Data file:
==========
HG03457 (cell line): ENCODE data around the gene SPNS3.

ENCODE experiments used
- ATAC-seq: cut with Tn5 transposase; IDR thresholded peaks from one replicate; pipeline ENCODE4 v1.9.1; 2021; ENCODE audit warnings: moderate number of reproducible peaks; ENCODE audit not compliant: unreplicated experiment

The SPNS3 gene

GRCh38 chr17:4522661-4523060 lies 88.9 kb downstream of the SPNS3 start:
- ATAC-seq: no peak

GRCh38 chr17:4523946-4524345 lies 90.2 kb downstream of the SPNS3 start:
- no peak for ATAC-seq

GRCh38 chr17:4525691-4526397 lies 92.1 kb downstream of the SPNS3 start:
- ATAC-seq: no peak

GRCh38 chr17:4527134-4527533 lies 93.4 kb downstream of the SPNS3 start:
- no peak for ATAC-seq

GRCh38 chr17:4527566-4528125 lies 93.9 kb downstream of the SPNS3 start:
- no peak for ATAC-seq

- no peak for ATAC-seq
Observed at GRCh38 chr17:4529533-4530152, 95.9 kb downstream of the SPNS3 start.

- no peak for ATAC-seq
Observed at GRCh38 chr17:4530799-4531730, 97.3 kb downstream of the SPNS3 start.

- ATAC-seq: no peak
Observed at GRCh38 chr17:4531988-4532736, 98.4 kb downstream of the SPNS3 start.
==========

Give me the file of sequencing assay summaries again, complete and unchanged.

HG03457 (cell line): ENCODE data around the gene SPNS3.

ENCODE experiments used
- ATAC-seq: cut with Tn5 transposase; IDR thresholded peaks from one replicate; pipeline ENCODE4 v1.9.1; 2021; ENCODE audit warnings: moderate number of reproducible peaks; ENCODE audit not compliant: unreplicated experiment

The SPNS3 gene

GRCh38 chr17:4522661-4523060 lies 88.9 kb downstream of the SPNS3 start:
- ATAC-seq: no peak

GRCh38 chr17:4523946-4524345 lies 90.2 kb downstream of the SPNS3 start:
- no peak for ATAC-seq

GRCh38 chr17:4525691-4526397 lies 92.1 kb downstream of the SPNS3 start:
- ATAC-seq: no peak

GRCh38 chr17:4527134-4527533 lies 93.4 kb downstream of the SPNS3 start:
- no peak for ATAC-seq

GRCh38 chr17:4527566-4528125 lies 93.9 kb downstream of the SPNS3 start:
- no peak for ATAC-seq

- no peak for ATAC-seq
Observed at GRCh38 chr17:4529533-4530152, 95.9 kb downstream of the SPNS3 start.

- no peak for ATAC-seq
Observed at GRCh38 chr17:4530799-4531730, 97.3 kb downstream of the SPNS3 start.

- ATAC-seq: no peak
Observed at GRCh38 chr17:4531988-4532736, 98.4 kb downstream of the SPNS3 start.